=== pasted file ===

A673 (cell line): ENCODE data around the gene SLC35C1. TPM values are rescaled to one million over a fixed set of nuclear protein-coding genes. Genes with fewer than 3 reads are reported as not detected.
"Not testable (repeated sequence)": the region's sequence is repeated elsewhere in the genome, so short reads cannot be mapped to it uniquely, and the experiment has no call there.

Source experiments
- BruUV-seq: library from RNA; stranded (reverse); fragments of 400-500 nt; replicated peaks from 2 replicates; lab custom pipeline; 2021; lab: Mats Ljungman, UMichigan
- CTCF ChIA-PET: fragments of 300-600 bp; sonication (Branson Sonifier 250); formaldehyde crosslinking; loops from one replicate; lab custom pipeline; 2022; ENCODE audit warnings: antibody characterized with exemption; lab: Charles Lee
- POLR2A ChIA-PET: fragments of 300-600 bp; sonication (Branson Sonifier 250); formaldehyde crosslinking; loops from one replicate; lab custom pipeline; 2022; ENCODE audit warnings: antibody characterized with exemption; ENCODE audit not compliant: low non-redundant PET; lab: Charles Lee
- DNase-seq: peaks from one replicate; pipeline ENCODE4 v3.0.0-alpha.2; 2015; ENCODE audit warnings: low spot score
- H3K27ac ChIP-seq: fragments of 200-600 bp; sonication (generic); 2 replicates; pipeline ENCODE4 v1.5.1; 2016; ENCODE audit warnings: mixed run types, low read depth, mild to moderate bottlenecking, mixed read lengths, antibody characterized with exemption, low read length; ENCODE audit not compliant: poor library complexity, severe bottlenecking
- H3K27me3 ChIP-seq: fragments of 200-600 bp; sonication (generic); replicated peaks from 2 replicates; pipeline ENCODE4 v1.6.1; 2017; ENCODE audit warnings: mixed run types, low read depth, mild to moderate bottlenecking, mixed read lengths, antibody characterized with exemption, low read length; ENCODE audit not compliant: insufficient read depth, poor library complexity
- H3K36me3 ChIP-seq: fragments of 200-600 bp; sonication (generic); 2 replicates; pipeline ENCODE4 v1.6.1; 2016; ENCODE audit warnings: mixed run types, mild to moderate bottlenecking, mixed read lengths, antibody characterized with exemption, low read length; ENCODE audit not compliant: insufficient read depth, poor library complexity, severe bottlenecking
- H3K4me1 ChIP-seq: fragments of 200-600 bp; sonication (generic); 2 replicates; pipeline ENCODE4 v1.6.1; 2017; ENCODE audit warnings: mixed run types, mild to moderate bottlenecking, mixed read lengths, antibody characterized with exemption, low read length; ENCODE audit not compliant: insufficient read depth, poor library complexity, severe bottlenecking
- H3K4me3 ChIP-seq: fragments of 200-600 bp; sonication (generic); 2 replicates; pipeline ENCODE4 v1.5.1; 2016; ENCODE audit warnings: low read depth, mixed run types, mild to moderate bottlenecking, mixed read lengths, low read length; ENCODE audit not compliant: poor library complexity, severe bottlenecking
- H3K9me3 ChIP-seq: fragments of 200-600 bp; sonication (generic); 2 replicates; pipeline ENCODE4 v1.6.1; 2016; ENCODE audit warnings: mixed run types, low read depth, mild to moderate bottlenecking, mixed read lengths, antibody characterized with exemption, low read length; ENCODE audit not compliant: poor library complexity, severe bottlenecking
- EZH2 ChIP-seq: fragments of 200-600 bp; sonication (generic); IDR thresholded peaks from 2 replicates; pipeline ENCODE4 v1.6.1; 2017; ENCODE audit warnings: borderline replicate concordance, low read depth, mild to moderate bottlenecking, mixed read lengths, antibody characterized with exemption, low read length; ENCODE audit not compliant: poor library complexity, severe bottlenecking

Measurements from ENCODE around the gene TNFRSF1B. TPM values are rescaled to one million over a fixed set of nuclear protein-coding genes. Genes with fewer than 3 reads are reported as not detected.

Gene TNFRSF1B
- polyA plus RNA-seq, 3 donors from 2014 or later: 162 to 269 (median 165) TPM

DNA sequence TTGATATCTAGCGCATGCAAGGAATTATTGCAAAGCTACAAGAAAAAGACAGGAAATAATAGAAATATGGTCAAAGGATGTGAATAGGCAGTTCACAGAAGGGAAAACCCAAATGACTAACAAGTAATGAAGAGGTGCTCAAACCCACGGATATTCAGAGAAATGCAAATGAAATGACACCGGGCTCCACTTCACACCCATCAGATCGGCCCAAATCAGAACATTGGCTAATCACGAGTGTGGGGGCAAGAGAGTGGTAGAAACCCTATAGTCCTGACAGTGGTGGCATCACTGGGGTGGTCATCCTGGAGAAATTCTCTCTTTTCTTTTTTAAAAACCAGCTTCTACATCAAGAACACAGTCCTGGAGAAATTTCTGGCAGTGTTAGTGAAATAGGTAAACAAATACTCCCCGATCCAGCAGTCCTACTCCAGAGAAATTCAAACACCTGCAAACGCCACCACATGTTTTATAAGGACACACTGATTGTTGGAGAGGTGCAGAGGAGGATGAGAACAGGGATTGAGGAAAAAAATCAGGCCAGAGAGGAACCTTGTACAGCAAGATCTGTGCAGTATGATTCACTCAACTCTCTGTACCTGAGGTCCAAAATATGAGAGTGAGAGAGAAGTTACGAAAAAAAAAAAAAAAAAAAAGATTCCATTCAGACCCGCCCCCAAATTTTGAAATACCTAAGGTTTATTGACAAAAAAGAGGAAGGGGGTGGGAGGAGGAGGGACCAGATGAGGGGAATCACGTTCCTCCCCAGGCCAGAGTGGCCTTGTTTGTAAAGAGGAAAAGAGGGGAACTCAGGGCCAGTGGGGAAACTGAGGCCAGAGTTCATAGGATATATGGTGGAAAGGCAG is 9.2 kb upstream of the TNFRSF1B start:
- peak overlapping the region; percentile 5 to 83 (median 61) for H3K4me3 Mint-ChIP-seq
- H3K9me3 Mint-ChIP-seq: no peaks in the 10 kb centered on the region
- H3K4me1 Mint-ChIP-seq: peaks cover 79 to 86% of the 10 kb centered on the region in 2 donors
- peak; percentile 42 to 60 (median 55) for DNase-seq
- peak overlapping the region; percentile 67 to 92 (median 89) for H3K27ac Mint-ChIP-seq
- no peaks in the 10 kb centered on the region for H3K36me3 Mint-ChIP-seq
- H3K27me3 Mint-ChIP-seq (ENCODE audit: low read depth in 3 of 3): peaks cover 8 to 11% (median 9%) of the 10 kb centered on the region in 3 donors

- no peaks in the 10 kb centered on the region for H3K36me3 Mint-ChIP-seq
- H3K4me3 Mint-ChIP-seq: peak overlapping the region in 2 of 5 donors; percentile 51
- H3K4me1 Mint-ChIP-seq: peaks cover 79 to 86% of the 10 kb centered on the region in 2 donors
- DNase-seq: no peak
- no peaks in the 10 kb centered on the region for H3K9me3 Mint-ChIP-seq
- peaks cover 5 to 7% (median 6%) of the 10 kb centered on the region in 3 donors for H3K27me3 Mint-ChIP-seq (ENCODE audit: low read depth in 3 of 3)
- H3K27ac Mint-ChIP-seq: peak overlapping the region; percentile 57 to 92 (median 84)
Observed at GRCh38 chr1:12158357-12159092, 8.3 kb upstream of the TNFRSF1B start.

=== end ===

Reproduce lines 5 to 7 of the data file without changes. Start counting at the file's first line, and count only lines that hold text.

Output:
- CTCF ChIA-PET: fragments of 300-600 bp; sonication (Branson Sonifier 250); formaldehyde crosslinking; loops from one replicate; lab custom pipeline; 2022; ENCODE audit warnings: antibody characterized with exemption; lab: Charles Lee
- POLR2A ChIA-PET: fragments of 300-600 bp; sonication (Branson Sonifier 250); formaldehyde crosslinking; loops from one replicate; lab custom pipeline; 2022; ENCODE audit warnings: antibody characterized with exemption; ENCODE audit not compliant: low non-redundant PET; lab: Charles Lee
- DNase-seq: peaks from one replicate; pipeline ENCODE4 v3.0.0-alpha.2; 2015; ENCODE audit warnings: low spot score